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Rice ingredient launched as nutritional dairy replacer

By Lorraine Heller , 31-Oct-2005

A new ingredient made from rice could allow ice cream, yoghurt and protein bar manufacturers to make grain claims on their products, say scientists at food research company CRM.

Creative Research Management (CRM) is marketing its new product, RiceLife, as an ingredient that retains all the protein, bran oils, vitamins, fiber and carbohydrates found in whole grain unpolished brown rice.

 

The company claims RiceLife can be used as a dairy replacer in yoghurt and ice cream, and as an additional ingredient in protein bars, allowing each serving of these products to contain the nutritional properties of one portion of brown whole grain rice.

 

"RiceLife is essentially the conversion of whole brown rice into either a powder or a liquid product. It is only the product's form that changes, all other components remain the same," said Rick Ray, the company's vice president of sales and marketing.

 

Together with a fat replacer, RiceLife can be used in ice cream and yoghurts to replace all dairy components without altering the taste, claims CRM, which will be launching a new company in January in order to market its own line of yoghurts using the ingredient.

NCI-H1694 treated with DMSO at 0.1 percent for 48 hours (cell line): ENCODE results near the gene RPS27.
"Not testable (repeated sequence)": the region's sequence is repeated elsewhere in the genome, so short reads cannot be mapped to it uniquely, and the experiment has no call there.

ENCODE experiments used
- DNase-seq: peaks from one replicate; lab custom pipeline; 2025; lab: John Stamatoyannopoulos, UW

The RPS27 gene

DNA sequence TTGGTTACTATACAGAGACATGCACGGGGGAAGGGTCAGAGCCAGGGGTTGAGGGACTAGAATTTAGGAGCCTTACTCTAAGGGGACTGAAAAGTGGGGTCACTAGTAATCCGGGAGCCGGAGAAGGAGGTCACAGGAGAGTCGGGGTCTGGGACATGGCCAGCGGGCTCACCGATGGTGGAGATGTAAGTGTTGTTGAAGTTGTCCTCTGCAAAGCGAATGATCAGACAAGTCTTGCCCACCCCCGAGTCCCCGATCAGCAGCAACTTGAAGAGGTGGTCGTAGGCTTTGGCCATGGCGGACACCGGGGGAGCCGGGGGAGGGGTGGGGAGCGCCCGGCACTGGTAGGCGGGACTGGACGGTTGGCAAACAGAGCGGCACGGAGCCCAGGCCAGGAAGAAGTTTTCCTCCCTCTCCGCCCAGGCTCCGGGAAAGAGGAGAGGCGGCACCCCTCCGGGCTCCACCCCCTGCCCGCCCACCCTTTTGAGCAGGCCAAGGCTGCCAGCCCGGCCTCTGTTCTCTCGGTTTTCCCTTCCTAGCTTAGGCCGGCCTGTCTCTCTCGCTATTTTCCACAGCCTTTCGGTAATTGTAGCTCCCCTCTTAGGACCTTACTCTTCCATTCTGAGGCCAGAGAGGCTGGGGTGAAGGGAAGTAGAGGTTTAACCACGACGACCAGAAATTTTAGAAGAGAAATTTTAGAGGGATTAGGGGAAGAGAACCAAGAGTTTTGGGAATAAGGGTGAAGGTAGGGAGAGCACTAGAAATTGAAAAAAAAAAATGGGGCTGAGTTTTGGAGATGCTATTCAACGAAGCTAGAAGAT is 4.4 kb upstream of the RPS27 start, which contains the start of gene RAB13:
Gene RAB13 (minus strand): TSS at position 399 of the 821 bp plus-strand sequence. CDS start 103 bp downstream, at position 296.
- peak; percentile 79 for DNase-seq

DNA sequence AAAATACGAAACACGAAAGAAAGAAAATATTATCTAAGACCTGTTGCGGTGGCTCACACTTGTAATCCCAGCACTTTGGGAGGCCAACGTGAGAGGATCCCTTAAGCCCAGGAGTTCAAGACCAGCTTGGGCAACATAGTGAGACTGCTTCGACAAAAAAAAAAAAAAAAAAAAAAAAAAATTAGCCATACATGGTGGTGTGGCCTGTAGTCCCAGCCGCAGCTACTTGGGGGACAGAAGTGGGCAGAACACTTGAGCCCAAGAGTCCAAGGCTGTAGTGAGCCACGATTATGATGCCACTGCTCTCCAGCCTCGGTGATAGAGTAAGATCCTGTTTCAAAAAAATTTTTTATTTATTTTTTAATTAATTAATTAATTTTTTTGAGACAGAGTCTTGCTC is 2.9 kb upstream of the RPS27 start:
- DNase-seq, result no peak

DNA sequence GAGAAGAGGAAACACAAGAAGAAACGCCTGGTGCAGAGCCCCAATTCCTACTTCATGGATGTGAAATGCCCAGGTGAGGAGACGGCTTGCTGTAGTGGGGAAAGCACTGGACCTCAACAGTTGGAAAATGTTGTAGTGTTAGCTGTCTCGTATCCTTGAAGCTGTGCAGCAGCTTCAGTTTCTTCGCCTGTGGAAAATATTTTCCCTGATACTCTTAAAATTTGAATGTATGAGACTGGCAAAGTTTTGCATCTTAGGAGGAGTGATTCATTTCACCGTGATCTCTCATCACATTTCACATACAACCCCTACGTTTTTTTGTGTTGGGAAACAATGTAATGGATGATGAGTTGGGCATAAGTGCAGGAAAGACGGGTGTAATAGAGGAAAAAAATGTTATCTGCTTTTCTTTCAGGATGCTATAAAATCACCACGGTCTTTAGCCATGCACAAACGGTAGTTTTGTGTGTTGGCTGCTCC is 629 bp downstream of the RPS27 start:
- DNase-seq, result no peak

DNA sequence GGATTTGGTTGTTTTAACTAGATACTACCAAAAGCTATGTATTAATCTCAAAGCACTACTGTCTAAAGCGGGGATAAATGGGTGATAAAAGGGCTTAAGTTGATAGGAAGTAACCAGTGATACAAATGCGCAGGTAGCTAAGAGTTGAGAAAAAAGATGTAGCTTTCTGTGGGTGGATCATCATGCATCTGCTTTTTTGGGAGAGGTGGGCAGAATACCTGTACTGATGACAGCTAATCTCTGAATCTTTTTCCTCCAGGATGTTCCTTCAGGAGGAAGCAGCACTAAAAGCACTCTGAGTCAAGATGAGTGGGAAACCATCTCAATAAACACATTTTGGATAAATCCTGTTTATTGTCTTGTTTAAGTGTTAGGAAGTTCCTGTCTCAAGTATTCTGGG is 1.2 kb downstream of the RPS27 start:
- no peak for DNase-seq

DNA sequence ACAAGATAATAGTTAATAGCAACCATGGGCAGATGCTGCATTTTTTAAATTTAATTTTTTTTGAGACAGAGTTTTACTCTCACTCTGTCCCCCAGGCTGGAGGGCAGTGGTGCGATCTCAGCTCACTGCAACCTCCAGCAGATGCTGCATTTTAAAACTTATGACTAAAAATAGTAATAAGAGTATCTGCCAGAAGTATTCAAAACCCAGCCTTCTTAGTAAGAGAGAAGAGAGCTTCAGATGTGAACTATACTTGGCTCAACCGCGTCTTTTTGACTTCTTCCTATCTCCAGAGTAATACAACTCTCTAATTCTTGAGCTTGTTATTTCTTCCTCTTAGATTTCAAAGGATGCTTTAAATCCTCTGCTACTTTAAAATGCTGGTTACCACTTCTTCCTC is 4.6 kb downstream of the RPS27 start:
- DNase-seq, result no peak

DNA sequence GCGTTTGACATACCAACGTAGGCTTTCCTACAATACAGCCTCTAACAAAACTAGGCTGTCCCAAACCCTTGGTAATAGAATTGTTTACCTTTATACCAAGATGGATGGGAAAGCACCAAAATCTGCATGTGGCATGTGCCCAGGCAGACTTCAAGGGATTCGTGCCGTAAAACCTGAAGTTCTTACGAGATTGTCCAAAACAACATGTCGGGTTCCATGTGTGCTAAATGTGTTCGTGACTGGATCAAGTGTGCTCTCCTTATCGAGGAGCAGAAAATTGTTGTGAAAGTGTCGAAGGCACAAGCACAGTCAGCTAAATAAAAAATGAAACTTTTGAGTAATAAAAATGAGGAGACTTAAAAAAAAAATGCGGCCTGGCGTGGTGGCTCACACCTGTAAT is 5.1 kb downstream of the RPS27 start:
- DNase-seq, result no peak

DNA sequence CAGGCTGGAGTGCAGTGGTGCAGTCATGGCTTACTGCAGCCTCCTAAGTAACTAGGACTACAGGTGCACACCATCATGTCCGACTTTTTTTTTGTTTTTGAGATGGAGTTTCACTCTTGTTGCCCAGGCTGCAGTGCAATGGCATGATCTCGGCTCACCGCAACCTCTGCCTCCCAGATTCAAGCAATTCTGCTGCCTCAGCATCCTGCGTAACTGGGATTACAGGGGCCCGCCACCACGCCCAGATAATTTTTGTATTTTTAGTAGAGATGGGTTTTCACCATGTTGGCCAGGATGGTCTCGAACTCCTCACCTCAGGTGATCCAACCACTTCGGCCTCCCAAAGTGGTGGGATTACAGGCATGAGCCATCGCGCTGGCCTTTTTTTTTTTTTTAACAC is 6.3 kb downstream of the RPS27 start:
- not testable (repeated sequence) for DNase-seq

"RiceLife can also be used in soy protein bars to include some of the amino acids missing from soy. Some manufacturers who have tested the product have found that it can produce a light, fluffy product similar to a candy bar," Ray told FoodNavigator-USA.com.

 

"Once we have conducted further tests on the product's protein interactions we will also introduce it to candy manufacturers, for use in healthy alternatives to candy bars," he added.

 

The ingredient can also be used to make rice milk without the bitter off-taste picked up by some discerning consumers, said Ray. He added that this off-taste is a result of the method used to process the rice, saying CRM had isolated and eliminated it by modifying the hydrolysis process.

 

The product, which was launched in August, has already generated interest from many of the nation's major food companies, claimed Ray, although he would not reveal any further details.

 

Canadian company Soya World was the first to use the new ingredient in a rice milk product it launched last month. According to the company, the product is receiving an "outstanding response" from consumers, attracted by its taste and mouthfeel.

 

CRM said it will start by targeting the health and nutrition sector of the market with its new ingredient, but expects it to gain a wider appeal as the market changes in response to consumers' increasing health awareness.

 

If RiceLife does indeed carry the properties its manufacturers claim, it could mark a significant step in the development of health enhancing product alternatives. Until now, food manufacturers, such as Danisco, have focused on the use of soy as a dairy replacer in yoghurts, but this tends to have a distinct taste and mouthfeel that does not appeal to many consumers.

 

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